The U.S. economy softened in June, with The Conference Board’s Leading Economic Index for the U.S. slipping 0.3 percent to 111.5. This follows a flat performance in May and a 0.1 percent increase in April.

“The U.S. LEI fell in June, the first decline since last December, primarily driven by weaknesses in new orders for manufacturing, housing permits and unemployment insurance claims,” says Ataman Ozyildirim, senior director of economic research at The Conference Board. “For the first time since late 2007, the yield spread made a small negative contribution. As the U.S. economy enters its 11th year of expansion, the longest in U.S. history, the LEI suggests growth is likely to remain slow in the second half of the year.”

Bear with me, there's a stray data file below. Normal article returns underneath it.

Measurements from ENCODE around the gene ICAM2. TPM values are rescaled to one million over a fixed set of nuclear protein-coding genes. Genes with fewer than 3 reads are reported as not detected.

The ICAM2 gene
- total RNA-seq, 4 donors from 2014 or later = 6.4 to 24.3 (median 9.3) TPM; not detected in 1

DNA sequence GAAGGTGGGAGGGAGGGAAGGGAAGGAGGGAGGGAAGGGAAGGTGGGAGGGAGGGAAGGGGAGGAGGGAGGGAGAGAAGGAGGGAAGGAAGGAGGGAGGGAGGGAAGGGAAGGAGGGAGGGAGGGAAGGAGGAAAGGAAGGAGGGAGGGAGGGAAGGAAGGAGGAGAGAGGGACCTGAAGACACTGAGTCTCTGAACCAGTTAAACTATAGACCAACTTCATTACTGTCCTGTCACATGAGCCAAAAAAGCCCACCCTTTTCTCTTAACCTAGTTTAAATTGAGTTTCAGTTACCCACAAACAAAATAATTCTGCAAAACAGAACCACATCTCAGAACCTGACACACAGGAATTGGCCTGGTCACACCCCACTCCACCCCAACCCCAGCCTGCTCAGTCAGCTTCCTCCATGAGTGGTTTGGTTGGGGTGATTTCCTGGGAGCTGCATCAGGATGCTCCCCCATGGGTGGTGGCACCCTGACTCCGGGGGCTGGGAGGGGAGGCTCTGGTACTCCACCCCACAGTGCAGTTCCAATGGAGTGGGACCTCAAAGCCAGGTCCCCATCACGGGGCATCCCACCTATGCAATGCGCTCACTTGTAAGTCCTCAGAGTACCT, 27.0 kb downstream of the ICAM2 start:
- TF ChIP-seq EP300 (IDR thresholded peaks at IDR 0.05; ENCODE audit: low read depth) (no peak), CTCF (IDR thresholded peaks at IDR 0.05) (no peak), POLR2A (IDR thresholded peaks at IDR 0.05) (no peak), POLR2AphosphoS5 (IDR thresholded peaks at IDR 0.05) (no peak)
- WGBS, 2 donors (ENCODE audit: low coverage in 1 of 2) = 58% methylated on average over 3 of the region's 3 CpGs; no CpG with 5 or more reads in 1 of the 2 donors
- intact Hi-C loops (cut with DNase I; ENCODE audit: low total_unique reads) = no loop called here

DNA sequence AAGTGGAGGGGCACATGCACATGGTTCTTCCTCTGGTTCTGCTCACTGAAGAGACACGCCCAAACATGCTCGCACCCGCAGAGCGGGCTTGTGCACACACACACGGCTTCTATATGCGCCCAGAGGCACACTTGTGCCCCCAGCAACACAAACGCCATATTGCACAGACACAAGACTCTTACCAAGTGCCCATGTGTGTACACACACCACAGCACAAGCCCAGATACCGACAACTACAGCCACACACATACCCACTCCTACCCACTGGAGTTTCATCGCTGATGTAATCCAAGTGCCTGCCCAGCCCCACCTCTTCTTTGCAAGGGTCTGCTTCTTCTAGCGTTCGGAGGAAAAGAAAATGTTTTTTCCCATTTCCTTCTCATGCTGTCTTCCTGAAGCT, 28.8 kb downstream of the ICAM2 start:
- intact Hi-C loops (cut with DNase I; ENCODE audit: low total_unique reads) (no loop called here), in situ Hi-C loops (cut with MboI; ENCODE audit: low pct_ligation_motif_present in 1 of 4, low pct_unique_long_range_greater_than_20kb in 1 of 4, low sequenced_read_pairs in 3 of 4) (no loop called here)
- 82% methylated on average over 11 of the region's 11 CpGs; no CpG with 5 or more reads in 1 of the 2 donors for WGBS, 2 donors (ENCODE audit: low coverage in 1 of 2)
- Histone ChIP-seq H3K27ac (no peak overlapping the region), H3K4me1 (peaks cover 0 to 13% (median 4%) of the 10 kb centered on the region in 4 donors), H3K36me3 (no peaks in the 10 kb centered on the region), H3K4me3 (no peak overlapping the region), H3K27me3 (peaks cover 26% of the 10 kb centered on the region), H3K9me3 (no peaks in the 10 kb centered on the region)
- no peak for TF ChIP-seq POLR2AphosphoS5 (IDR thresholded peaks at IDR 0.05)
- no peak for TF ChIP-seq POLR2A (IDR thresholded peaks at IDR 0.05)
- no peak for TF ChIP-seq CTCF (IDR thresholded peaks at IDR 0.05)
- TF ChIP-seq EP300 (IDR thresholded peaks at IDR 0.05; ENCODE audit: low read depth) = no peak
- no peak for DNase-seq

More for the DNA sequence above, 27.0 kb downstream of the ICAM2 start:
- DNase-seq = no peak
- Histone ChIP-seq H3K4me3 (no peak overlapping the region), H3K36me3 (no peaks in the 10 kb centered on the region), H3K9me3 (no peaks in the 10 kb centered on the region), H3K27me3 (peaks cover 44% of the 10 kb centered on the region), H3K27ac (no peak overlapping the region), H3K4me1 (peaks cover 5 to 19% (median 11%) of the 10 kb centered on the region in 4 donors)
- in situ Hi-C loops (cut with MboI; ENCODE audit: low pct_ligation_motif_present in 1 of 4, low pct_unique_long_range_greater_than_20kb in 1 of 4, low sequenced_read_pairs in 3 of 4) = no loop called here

The Conference Board’s Coincident Economic Index, a measure of current economic activity, increased in June, rising 0.1 percent to 105.9, following a 0.2 percent increase in May and no change in April. Its Lagging Economic Index, an indicator representing changes that come only after the economy has begun to follow a particular trend, also increased in June, climbing 0.6 percent to 107.7. This follows a 0.2 percent decline in May and no change in April.